Digital Workplace Alternatives to the Water Cooler
When most people worked in an office, it wasn’t uncommon for them to spend time in conversation in the break room or while making a coffee. From discussions about the workday to their favorite sports teams and the latest events in the city, conversations were commonplace. And whatever the topic, what was actually happening was an ongoing, organic process of relationship building that formed an important core of company culture.
While remote work has its benefits, 87% of employees see the office as a place for collaboration and building relationships, according to a study by PwC. But with the shift to remote work, building relationships at the water cooler isn’t as easy to do. That hasn't stopped leaders at remote-first companies, many of whom have gone about replacing the office water cooler with other ways to connect.
The Office Water Cooler Isn't Just About the Office
Remote work has made it difficult for employees to replicate the casual conversations that occurred around the office water cooler. “Employee water coolers have long been a gathering area for co-workers to socialize and talk about both work and non-work-related subjects,” said Anna Znamenskaya, chief marketing and growth officer at Rakuten Viber, a Luxembourg-based calling and messaging app.
These water coolers provide a place not just for casual interactions but can also increase engagement and collaboration among employees. The benefits are many. “This fosters fellowship, facilitates teamwork, motivates employees, aids in the removal of departmental bottlenecks, boosts productivity and contributes to the development of organizational culture,” Znamenskaya said.
Importantly, while the water cooler is in the physical workplace, it is a space where the focus doesn’t have to be on work. It allows employees to take a mental and physical break from their daily tasks, said David Ciccarelli, founder and CEO of London, Ontario-based Voices, an online marketplace for professional voice actors, musicians and producers.
“It encourages camaraderie and decompression while providing the opportunity to get to know or catch up with colleagues without having to schedule time to do so,” Ciccarelli said.
Ultimately, that sense of camaraderie and community fostered at the water cooler doesn’t just lead to deeper connections and involvement. Employees are also likely to feel more comfortable working with each other when they get to know each other more outside of work settings.
“When they need help from a coworker, they feel more comfortable contacting each other as they have already gotten to know each other,” said Greg Kuchcik, vice president of HR at San Diego, California-based Zeeto, a marketing services company. Employees are more likely to ask for help or a favor from someone they know and trust versus someone they've never spoken with.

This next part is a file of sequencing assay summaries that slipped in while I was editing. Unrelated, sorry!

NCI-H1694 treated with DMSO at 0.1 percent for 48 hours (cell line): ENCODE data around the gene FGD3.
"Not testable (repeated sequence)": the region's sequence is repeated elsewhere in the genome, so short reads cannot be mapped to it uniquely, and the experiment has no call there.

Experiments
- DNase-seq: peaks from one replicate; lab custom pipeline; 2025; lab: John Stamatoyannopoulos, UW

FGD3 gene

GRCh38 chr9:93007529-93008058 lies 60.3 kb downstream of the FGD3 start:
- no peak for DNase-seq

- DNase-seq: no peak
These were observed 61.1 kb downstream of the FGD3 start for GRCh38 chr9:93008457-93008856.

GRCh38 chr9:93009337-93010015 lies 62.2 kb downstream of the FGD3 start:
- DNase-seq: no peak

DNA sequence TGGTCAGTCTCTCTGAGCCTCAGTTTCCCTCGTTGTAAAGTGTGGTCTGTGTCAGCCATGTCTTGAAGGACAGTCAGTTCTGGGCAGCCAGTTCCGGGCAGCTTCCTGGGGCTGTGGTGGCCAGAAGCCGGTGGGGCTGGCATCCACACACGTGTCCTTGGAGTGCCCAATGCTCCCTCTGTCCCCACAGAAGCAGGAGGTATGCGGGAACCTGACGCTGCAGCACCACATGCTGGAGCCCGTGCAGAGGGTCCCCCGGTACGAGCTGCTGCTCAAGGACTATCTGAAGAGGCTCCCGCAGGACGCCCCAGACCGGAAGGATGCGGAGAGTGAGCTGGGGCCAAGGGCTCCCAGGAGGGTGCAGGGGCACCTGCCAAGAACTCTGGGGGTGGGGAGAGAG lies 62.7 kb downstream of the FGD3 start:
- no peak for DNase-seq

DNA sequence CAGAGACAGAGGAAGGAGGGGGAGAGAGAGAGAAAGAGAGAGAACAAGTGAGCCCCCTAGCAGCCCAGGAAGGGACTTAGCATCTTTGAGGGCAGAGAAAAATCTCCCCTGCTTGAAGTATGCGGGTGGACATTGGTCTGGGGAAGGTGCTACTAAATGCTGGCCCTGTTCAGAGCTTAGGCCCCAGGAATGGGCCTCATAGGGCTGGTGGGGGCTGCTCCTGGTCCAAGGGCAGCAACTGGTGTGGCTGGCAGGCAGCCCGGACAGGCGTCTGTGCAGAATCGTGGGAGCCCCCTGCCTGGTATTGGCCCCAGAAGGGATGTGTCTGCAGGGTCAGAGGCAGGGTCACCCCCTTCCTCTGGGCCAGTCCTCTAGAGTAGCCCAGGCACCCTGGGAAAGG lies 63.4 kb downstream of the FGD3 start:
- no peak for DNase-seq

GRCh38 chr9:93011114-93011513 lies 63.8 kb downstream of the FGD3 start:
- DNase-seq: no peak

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Building the Virtual Water Cooler
Since companies without physical offices, whether working remotely permanently or temporarily, don’t have specific gathering spaces, they need to replicate the water cooler atmosphere somehow. This can be done through a virtual water cooler or a digital solution that provides a space for similar conversations.
Here are some tips to accomplish this:
Schedule Time for Social Interaction
Since employees aren’t likely to run into each other while walking around the office, time needs to be scheduled for interactions. This might include having a virtual happy hour or playing an online game together. All of these things can help re-create the same atmosphere as a water cooler.
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“We schedule a lunchtime and send employees that attend a DoorDash food credit,” Kuchcik said. “They can then get free lunch, and we play games. You get to know each other and win prizes while eating free food, win-win-win.”
Create Groups in Chat Apps
Znamenskaya recommended using a chat app like Viber, the one her company provides, but other options include WhatsApp and Telegram to create groups where employees can interact and talk. Groups can be organized in multiple ways, but the key is to make sure employees can talk about multiple topics to recreate the water cooler feel.
“We share not only working issues but also success stories," said Znamenskaya. "We celebrate achievements and facilitate discussions around a variety of topics.”
Use the #Random Slack Channel
Slack has become a staple for many remote and hybrid teams, and the channels feature provides a place for teams from different departments to discuss issues most relevant to them. However, many companies also create a #random or #miscellaneous channel where employees can chat about anything, from sharing the latest memes to sports scores, just as they would at a physical water cooler.
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No matter what you choose to re-create a water cooler atmosphere, the key thing to remember is flexibility. “The No. 1 tip I can give to creating a virtual water cooler is to create flexible stability,” Ciccarelli said.
While a virtual water cooler provides a place to build social momentum in an organization, any meeting should not be mandatory.
“Nothing kills the fun faster than having to attend a virtual social event that you may not have the time, desire or interest for. Virtual water cooler events should be available at the employees’ leisure,” he said.